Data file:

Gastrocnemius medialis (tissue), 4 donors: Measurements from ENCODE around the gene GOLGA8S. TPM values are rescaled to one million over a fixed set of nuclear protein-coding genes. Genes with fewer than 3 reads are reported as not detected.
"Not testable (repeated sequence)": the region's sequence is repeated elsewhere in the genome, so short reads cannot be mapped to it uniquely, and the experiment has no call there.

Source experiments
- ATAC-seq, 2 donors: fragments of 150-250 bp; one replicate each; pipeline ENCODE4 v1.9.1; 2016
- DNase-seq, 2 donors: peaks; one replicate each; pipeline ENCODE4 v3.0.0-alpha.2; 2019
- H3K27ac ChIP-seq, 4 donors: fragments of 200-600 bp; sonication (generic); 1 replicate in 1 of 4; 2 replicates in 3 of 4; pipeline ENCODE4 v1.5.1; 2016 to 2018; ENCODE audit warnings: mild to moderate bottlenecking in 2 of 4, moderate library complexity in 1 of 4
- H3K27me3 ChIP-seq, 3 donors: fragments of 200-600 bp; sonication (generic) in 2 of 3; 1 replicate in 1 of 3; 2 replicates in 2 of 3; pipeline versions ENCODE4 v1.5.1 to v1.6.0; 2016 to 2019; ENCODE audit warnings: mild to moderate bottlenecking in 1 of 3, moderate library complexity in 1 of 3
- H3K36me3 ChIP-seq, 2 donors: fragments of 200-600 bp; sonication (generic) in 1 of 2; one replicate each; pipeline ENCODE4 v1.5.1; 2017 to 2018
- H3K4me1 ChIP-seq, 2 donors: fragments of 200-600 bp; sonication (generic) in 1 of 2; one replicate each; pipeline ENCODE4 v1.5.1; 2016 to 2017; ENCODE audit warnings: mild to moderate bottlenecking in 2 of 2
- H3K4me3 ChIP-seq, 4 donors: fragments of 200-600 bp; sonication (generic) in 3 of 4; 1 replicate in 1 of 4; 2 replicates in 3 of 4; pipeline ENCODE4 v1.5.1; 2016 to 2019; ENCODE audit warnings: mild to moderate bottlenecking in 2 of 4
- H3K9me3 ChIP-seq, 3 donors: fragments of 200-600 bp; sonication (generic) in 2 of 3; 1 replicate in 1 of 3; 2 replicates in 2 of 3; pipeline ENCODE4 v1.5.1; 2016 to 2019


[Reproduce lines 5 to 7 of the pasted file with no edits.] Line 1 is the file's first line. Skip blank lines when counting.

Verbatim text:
- DNase-seq, 2 donors: peaks; one replicate each; pipeline ENCODE4 v3.0.0-alpha.2; 2019
- H3K27ac ChIP-seq, 4 donors: fragments of 200-600 bp; sonication (generic); 1 replicate in 1 of 4; 2 replicates in 3 of 4; pipeline ENCODE4 v1.5.1; 2016 to 2018; ENCODE audit warnings: mild to moderate bottlenecking in 2 of 4, moderate library complexity in 1 of 4
- H3K27me3 ChIP-seq, 3 donors: fragments of 200-600 bp; sonication (generic) in 2 of 3; 1 replicate in 1 of 3; 2 replicates in 2 of 3; pipeline versions ENCODE4 v1.5.1 to v1.6.0; 2016 to 2019; ENCODE audit warnings: mild to moderate bottlenecking in 1 of 3, moderate library complexity in 1 of 3